Finally, the Committee notes that disclosure is, in essence, a default option. Rule 3.3 (b) only requires a lawyer to take “reasonable remedial measures, including, if necessary, disclosure to the tribunal.” (Emphasis supplied) This requirement, too, is only triggered when the requisite degree of certainty is present.

The inquirer is also cautioned to assess the effect that any disclosure outside the normal course of the litigation might have on the client’s case. For example, such a disclosure might permit the opposing party a level of preparation not otherwise available. Moreover, an overt accusation of fraud might recharacterize plaintiff’s claim against the client to a point that the client’s right to defense and indemnification under an insurance policy could be compromised. Accordingly, under Rules of Professional Conduct 1.2 (“Scope of Representation and Allocation of Authority Between Client and Lawyer”) and 1.4 (“Communication”), the inquirer would do well to confer with the client before proceeding with any disclosure.

The Committee does not opine as to whether principles of substantive law other than the Rules of Professional Conduct might separately impose an obligation of disclosure on the inquirer.

As regards the inquirer’s obligation to report opposing counsel’s perceived complicity in plaintiff’s fraud to the Disciplinary Board of the Supreme Court of Pennsylvania, it is the Committee’s opinion that the inquirer is not obligated to make such a disclosure.

Rule 8.3 entitled “Reporting Professional Misconduct” is the principal Rule implicated by this aspect of the inquiry. It provides, in pertinent part:

(a) A lawyer who knows that another lawyer has committed a violation of the Rules of Professional Conduct that raises a substantial question as to that lawyer’s honesty, trustworthiness or fitness as a lawyer in other respects, shall inform the appropriate professional authority.

The term “substantial” denotes a material matter of clear and weighty importance. In the context of Rule 8.3, the Comments are helpful:

3.) If a lawyer were obligated to report every violation of the Rules, the failure to report any violation would itself be a professional offense….A measure of judgment is, therefore, required in complying with the provisions of this Rule. The duty to report involves only misconduct that raises a substantial question as to that lawyer’s honesty, trustworthiness or fitness as a lawyer in other respects. The term “substantial” refers to the seriousness of the possible offense and not the quantum of evidence of which the lawyer is aware.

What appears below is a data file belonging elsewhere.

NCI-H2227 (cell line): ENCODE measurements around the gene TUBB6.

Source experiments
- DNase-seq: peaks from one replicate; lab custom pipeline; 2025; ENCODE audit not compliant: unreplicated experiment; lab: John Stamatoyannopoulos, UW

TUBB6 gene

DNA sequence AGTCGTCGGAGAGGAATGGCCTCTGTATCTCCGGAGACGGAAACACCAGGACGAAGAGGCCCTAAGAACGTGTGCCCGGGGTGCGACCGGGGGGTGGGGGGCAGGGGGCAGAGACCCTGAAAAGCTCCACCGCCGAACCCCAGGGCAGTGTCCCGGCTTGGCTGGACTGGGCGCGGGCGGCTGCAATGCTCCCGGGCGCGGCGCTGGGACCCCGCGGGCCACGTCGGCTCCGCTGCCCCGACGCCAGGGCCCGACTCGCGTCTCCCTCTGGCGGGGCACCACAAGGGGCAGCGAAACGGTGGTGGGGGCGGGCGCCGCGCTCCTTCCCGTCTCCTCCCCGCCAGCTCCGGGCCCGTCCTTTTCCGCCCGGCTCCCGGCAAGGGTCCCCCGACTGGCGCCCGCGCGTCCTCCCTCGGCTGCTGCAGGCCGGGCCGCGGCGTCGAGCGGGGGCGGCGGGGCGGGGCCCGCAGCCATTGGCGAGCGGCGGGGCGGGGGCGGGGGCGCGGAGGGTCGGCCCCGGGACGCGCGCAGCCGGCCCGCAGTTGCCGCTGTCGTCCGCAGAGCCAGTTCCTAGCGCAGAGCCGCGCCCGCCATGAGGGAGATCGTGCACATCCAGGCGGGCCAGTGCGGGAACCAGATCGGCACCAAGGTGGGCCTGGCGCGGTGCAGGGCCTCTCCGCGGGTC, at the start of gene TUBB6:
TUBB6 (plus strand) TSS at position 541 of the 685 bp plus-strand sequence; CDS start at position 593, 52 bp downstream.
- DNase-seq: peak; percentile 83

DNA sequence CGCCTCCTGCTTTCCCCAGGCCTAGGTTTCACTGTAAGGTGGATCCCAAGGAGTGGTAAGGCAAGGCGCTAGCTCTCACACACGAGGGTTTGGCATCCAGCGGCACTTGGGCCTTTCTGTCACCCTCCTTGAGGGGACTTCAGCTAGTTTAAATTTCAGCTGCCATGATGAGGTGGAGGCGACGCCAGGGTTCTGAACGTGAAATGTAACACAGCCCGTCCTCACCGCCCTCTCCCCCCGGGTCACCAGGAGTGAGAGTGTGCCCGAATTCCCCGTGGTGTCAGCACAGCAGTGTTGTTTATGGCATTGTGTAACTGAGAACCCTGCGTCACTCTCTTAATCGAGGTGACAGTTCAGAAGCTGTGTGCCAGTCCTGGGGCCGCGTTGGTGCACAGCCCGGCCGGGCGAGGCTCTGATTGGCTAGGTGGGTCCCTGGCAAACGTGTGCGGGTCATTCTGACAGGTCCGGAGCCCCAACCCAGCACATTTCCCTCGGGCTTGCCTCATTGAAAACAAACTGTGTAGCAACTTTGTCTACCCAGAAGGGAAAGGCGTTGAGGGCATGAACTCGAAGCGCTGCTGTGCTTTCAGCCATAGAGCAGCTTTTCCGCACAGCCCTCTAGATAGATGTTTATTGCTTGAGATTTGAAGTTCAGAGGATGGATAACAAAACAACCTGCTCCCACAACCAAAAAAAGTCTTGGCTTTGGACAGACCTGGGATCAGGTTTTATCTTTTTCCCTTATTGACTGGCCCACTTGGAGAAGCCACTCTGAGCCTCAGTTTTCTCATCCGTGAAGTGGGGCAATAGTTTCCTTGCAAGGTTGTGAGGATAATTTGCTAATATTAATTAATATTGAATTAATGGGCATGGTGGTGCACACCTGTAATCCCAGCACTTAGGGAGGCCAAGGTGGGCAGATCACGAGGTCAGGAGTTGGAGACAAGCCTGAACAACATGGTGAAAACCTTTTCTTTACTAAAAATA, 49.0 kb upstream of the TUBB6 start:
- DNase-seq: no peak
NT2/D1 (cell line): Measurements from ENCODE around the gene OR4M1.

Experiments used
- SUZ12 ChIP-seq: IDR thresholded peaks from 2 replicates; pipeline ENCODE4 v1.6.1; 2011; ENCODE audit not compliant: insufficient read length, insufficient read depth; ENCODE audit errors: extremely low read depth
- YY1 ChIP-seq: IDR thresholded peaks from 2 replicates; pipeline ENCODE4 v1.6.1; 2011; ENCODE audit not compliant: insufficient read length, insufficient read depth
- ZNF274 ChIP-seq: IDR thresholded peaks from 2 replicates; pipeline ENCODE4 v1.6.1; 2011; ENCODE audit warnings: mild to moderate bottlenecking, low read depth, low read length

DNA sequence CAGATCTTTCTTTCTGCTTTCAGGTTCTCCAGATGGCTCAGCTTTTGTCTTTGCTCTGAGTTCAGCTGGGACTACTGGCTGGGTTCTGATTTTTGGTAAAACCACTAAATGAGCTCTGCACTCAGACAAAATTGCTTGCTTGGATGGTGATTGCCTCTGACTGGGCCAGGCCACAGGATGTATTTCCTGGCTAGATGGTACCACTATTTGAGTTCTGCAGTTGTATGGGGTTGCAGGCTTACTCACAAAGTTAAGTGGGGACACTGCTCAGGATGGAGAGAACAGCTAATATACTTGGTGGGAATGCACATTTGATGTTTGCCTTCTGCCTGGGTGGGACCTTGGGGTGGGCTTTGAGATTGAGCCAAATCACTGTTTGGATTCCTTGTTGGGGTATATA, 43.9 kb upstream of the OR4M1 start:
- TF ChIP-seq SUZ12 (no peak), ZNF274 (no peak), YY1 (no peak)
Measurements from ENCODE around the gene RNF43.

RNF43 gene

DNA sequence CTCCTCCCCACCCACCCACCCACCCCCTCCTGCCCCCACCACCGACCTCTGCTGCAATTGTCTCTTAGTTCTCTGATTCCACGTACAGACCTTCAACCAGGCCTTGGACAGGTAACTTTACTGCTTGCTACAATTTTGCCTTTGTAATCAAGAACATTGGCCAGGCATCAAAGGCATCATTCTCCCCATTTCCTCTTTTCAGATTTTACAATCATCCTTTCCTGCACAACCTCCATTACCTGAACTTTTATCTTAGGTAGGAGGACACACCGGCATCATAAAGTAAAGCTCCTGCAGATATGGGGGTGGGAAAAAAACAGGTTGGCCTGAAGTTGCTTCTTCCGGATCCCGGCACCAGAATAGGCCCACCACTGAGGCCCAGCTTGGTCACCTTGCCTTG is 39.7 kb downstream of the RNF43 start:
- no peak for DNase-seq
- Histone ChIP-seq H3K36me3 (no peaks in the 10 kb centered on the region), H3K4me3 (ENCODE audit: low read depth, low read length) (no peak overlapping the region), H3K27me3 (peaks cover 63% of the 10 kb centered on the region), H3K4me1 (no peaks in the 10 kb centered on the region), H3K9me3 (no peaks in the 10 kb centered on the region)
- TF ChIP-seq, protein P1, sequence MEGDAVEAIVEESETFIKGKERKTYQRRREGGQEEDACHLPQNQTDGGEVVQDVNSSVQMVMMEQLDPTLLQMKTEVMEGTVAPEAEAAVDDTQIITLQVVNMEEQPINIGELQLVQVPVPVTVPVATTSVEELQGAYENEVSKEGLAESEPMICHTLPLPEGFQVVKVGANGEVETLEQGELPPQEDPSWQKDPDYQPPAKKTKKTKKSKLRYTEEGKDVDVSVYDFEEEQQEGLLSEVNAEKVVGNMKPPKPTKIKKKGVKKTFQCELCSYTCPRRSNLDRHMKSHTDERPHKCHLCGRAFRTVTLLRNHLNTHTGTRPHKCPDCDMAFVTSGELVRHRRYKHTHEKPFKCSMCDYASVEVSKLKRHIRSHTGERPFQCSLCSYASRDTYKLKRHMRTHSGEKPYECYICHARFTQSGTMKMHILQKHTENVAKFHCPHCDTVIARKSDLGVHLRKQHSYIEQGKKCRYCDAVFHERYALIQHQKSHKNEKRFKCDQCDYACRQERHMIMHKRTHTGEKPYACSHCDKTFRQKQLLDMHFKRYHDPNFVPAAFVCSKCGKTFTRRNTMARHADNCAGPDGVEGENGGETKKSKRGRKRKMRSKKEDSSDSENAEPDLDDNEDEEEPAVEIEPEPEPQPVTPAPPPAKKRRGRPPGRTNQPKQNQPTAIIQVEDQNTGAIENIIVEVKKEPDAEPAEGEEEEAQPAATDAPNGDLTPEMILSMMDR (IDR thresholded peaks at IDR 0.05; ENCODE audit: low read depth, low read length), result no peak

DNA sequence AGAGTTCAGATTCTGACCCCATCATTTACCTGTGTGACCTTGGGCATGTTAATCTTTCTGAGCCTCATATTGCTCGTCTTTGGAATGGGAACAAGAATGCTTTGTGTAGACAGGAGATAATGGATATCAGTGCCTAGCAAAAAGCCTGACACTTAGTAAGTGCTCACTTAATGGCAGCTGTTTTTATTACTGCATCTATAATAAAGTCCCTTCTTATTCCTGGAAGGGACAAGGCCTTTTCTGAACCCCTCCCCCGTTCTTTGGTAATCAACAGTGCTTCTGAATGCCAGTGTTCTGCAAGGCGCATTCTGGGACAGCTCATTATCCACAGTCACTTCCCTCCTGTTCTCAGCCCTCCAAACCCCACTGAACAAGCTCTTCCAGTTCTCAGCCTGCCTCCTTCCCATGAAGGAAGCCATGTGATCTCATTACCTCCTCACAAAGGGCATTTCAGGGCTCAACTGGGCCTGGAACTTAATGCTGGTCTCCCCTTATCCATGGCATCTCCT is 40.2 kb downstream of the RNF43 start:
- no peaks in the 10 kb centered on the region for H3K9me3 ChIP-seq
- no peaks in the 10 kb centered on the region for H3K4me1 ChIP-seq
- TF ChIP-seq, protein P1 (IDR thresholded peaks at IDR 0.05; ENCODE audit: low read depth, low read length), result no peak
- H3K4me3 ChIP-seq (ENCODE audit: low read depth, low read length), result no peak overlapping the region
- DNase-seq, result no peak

However, in the present case, harking back to the above discussion concerning the definition of “knows” as requiring actual knowledge, any uncertainty as to whether there has been fraud, compounded with the inquirer’s assessment that it is only “possible” that opposing counsel either purposefully or negligently failed to report that fraud, relieves the inquirer of any obligation to inform the Disciplinary Board. Rule 8.3 (a), Comment [3]. See, also, Comment [2] to Rule 8.4 (on the issue of the kinds of illegal conduct considered to reflect adversely on the fitness to practice law.)


  1. The language used in the inquiry is “aided, was compliant or negligent in not reporting the fraud.”
  2. In responding to this inquiry, the Committee is lacking facts that might influence its analysis. For example, it is not clear whether the litigation that the inquirer is engaged in is pending in the bankruptcy court or another forum. Additionally, the exact nature of the claims being asserted against the inquirer’s client is not clear.